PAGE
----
He may consider Robert Mueller’s Russia investigation a “hoax,” but that won’t necessarily stop President Trump from being called to testify. Sources familiar with the matter say that the president’s legal team is already holding discussions with the FBI that may give Trump alternatives to a face-to-face confrontation with investigators.
NBC News reports that Trump’s lawyers are questioning whether and under what circumstances the president would be interviewed by Mueller’s team. Points of negotiation include when and where the interview might take place, the topics to be discussed and how long the interview might last.
Team Trump is also considering options that would prevent a personal interview of the president from taking place at all. These options might include having the president provide written answers to a list of questions or signing an affidavit denying any wrongdoing. The president also has the Fifth Amendment right not to provide testimony against himself.
A former US attorney and chief of staff for James Comey, Chuck Rosenberg, said that the odds against investigators accepting such a deal are “somewhere between infinitesimally small and zero.”
“Prosecutors want to see and hear folks in person,” Rosenberg, currently a NBC News legal analyst, said. “They want to probe and follow up. Body language and tone are important. And they want answers directly from witnesses, not from their lawyers.”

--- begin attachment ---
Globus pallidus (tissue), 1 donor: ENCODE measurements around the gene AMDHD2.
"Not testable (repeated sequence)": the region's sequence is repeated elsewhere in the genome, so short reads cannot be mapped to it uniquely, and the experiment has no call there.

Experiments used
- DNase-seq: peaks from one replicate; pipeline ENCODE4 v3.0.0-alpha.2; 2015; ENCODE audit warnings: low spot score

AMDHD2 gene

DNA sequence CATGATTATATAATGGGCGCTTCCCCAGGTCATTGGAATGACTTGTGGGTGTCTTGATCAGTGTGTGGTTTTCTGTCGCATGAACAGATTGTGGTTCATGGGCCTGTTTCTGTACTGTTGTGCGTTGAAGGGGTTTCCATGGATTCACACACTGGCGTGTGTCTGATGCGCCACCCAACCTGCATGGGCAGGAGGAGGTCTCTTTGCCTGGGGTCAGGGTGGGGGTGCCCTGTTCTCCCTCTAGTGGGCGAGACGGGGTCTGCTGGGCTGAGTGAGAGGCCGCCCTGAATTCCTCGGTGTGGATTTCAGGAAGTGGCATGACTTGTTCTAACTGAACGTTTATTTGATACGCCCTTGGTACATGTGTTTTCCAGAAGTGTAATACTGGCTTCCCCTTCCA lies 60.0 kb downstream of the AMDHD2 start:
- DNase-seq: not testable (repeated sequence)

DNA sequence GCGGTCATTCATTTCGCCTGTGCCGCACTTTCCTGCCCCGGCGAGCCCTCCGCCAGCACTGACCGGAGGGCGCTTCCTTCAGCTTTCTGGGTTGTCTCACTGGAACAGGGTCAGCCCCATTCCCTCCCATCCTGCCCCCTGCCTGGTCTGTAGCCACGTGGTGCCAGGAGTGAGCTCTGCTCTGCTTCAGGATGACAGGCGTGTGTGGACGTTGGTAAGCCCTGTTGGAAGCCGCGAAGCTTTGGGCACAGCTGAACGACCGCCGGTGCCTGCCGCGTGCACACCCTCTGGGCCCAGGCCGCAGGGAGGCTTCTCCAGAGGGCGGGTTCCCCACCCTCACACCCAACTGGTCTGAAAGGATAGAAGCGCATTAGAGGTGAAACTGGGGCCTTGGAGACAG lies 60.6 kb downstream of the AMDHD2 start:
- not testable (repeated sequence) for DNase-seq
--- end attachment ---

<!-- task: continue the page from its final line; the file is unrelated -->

“I would never let the prosecution interview my client,” said famed defense attorney Alan Dershowitz, “but I don't represent the president of the United States, and presidents don't want to plead the Fifth. So, this route makes sense.”
In June 2017, the reporters asked the president if he would be willing to testify before Mueller’s team. “One hundred percent,” Trump answered. “I would be glad to tell him exactly what I told you.” Since then, however, Trump has become more critical of Mueller and the Department of Justice.
Given President Trump’s penchant for going off-script, the possibility him testifying under oath likely terrifies his lawyers. The appointment of Robert Mueller as special counsel can be traced to one such moment after Trump fired FBI Director James Comey. In a May 2017 interview with NBC News’ Lester Holt, the president linked the firing of Comey to “this Russia thing” despite the official line that Comey was fired for bungling the investigation of Hillary Clinton. Amid the furor that followed, Attorney General Jeff Sessions recused himself from the matter and Deputy Attorney General Rod Rosenstein appointed Mueller as an independent investigator.
Originally published on The Resurgent
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